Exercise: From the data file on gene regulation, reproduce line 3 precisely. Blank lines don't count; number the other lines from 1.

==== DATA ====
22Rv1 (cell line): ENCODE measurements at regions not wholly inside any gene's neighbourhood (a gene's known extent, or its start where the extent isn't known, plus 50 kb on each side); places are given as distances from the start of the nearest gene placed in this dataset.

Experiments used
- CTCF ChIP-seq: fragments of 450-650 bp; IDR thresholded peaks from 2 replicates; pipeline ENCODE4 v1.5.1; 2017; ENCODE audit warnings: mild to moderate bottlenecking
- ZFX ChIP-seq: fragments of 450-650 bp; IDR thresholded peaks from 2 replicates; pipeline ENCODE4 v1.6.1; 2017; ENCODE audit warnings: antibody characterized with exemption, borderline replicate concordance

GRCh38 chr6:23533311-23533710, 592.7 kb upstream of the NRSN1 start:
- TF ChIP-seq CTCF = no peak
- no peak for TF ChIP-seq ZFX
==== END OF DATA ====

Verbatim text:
- CTCF ChIP-seq: fragments of 450-650 bp; IDR thresholded peaks from 2 replicates; pipeline ENCODE4 v1.5.1; 2017; ENCODE audit warnings: mild to moderate bottlenecking